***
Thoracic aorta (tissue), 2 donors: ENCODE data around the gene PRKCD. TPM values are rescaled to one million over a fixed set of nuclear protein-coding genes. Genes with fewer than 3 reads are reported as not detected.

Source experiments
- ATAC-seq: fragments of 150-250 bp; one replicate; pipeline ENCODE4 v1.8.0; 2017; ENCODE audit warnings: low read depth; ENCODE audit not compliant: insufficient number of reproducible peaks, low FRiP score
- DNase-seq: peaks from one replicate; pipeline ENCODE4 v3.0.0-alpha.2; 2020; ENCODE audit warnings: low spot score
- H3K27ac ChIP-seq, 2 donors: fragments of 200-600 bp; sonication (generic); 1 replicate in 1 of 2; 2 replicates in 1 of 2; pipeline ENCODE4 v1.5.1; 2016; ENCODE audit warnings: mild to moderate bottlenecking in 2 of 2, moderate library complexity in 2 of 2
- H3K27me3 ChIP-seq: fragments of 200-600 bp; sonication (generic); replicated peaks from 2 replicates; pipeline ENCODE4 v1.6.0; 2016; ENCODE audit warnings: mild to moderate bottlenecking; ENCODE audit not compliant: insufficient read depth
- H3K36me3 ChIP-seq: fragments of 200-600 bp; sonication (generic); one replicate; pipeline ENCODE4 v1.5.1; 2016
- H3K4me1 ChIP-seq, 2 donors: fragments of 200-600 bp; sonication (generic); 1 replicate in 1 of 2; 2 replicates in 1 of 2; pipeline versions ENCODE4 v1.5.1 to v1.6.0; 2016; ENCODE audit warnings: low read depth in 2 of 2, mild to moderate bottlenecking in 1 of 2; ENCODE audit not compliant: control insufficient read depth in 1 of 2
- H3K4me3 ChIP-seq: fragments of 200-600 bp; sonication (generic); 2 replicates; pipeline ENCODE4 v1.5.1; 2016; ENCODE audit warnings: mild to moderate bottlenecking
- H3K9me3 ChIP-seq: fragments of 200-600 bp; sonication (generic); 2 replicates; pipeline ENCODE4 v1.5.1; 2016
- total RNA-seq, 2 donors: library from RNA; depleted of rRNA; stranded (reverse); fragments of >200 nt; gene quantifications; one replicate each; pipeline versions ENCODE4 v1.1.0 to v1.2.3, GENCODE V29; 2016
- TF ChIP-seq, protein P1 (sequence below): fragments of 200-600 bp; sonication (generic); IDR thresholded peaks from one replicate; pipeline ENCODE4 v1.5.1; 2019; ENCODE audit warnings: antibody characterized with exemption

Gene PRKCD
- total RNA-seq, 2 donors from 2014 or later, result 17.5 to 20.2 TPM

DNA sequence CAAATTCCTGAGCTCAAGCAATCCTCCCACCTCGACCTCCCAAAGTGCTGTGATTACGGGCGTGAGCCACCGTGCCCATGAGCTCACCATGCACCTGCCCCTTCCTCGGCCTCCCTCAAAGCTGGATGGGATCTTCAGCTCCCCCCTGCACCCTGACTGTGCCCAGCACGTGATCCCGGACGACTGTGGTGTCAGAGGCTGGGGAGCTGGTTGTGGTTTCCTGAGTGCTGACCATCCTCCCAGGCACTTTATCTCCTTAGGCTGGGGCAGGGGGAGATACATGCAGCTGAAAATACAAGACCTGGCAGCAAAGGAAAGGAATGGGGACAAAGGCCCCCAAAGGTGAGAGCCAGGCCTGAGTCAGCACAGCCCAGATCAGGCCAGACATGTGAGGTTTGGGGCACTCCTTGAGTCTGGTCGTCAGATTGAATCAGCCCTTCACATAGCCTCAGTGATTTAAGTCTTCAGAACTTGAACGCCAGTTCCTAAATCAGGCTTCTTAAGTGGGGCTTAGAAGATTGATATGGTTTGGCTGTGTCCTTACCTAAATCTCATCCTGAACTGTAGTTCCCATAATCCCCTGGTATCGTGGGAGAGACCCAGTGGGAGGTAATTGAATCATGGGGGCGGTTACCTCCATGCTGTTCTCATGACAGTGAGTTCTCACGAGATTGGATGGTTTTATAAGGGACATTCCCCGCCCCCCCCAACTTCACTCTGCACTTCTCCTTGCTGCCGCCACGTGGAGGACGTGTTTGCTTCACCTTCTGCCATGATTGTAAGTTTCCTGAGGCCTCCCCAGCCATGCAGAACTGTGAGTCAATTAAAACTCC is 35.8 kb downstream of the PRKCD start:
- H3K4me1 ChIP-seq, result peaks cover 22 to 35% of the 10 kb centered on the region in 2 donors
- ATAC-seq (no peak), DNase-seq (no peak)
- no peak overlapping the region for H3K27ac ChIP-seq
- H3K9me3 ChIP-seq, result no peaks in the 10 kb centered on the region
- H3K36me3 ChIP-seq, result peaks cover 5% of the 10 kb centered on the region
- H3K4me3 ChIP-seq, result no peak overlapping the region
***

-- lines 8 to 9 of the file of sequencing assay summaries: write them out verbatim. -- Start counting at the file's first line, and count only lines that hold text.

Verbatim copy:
- H3K4me1 ChIP-seq, 2 donors: fragments of 200-600 bp; sonication (generic); 1 replicate in 1 of 2; 2 replicates in 1 of 2; pipeline versions ENCODE4 v1.5.1 to v1.6.0; 2016; ENCODE audit warnings: low read depth in 2 of 2, mild to moderate bottlenecking in 1 of 2; ENCODE audit not compliant: control insufficient read depth in 1 of 2
- H3K4me3 ChIP-seq: fragments of 200-600 bp; sonication (generic); 2 replicates; pipeline ENCODE4 v1.5.1; 2016; ENCODE audit warnings: mild to moderate bottlenecking